Track their publications. Note what they’re writing about, who they seem to be addressing, and what formats they are publishing in.

This is an area where keeping up with the Jones really does matter. You may not be comfortable, say, producing video, but if that’s what your audience has come to expect because that’s what your competitors are producing, you need to either follow along or create a truly compelling alternative.

You can make your task easier by using alert services to help you track a competitor’s activity. Google Alerts, BuzzSumo, and others are excellent for this. (And I’m happy to share more if you want to chat with me about your specific needs.)

There is also the entire world of SEO and PPC advertising, and tools to monitor these markets, that is worth diving into if it’s a primary driver for you or your competition.

What Should I Do With My Research

Once you’ve gathered data on your competitors, it’s time to act. But think, first.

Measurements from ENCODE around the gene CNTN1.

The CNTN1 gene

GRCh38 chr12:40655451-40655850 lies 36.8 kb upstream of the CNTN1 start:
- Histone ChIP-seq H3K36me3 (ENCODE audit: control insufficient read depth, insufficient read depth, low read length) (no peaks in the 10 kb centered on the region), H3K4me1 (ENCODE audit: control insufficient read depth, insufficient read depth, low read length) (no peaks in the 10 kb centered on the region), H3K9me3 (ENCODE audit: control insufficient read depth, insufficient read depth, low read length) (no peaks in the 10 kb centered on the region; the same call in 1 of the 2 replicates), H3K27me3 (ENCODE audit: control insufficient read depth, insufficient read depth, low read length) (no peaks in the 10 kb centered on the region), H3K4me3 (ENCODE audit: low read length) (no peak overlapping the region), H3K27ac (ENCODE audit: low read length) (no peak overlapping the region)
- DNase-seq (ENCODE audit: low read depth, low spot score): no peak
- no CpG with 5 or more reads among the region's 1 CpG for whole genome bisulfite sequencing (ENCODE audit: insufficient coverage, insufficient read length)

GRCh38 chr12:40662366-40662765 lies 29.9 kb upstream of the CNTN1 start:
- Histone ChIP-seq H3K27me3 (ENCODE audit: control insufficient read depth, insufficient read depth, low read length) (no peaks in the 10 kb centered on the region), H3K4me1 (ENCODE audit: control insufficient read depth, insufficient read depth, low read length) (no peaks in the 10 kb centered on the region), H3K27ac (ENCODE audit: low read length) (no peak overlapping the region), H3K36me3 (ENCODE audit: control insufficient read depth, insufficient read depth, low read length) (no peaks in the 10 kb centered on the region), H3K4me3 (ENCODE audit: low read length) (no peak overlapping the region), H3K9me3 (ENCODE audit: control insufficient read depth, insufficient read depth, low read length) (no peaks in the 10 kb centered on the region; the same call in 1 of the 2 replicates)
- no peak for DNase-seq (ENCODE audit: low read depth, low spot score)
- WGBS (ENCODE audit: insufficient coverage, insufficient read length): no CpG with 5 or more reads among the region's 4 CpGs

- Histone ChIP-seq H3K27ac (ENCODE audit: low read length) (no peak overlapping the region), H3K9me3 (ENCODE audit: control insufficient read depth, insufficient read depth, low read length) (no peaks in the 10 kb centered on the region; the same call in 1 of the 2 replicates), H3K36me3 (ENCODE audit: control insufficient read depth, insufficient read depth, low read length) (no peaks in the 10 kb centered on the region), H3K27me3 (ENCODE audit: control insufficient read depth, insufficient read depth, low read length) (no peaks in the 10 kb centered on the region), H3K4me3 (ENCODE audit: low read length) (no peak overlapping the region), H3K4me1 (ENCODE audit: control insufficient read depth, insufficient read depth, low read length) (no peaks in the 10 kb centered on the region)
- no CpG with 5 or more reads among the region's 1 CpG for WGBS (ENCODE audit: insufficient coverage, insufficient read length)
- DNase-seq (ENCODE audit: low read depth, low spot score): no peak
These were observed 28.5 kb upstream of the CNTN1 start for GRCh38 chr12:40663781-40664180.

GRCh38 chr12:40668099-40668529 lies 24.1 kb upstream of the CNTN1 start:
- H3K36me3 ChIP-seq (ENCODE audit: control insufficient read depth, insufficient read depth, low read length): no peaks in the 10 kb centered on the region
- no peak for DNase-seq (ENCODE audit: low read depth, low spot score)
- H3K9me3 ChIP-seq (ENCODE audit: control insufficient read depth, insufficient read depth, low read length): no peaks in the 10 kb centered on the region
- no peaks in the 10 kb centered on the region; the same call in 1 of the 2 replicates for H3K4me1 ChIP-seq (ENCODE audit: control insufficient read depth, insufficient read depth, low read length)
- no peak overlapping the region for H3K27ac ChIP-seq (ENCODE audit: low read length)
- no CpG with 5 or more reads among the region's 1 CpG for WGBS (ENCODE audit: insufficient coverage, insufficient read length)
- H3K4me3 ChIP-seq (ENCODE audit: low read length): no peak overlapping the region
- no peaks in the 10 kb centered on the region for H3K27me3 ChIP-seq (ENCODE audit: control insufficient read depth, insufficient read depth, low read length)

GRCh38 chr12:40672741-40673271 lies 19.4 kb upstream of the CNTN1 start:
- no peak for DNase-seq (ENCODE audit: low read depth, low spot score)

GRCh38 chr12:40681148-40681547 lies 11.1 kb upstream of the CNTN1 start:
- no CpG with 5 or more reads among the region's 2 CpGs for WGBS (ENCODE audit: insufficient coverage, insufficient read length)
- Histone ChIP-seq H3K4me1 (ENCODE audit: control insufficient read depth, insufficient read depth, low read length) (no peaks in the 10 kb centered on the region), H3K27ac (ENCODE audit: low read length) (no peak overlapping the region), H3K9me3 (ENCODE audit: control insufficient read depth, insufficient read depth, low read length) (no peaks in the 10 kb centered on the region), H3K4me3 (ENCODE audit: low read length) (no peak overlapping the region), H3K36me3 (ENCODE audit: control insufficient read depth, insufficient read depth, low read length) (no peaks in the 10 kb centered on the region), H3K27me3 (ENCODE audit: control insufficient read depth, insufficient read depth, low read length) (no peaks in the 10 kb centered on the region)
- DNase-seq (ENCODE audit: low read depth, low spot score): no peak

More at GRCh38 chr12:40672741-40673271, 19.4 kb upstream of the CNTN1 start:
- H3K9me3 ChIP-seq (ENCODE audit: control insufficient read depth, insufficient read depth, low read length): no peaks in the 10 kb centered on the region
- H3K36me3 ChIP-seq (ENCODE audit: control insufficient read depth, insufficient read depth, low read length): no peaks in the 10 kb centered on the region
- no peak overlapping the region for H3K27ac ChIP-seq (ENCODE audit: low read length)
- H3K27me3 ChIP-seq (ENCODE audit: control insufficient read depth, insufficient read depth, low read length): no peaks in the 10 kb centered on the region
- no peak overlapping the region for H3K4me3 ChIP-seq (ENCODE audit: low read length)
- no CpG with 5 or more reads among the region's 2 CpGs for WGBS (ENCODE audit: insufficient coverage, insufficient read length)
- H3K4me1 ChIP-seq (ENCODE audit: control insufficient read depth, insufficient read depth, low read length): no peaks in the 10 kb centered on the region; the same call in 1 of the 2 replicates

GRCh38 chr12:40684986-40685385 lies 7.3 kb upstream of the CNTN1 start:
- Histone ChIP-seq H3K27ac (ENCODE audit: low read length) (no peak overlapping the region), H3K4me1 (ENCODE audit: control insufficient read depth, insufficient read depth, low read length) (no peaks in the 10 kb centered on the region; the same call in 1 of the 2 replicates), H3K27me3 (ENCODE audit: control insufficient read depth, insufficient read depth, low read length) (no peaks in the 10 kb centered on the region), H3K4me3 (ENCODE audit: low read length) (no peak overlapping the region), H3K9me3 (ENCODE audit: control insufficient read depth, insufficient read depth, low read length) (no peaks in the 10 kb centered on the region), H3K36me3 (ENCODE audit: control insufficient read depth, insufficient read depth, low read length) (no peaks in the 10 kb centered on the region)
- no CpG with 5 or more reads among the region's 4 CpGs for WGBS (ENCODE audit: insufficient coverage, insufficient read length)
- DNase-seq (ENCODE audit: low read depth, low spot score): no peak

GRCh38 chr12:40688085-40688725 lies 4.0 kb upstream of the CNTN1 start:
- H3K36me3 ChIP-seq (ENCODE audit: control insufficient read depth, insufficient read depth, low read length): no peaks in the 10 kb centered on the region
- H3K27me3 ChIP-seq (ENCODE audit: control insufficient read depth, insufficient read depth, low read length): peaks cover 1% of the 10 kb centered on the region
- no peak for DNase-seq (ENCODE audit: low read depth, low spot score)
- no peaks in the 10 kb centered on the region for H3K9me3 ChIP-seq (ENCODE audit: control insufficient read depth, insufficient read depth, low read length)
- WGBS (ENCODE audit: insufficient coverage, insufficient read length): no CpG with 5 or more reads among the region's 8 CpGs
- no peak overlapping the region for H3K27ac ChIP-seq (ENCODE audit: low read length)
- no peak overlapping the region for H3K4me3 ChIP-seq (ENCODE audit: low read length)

That is, you may not need to do anything. You may already be “best in class,” in which case, you’ll need to look elsewhere for improvements in your marketing effectiveness.

But if there are areas where you’re not as creative, as engaged, or as engaging, you will want to consider your options.

One note of caution here: if you plan on adding more to your marketing mix, but don’t have the resources to do it well, reconsider. Make a case for adding the resources you need, or evaluate whether redeploying existing resources makes sense. Doing something new may get you more attention, but it’s not going to help you move the needle if not knocking it out of the park.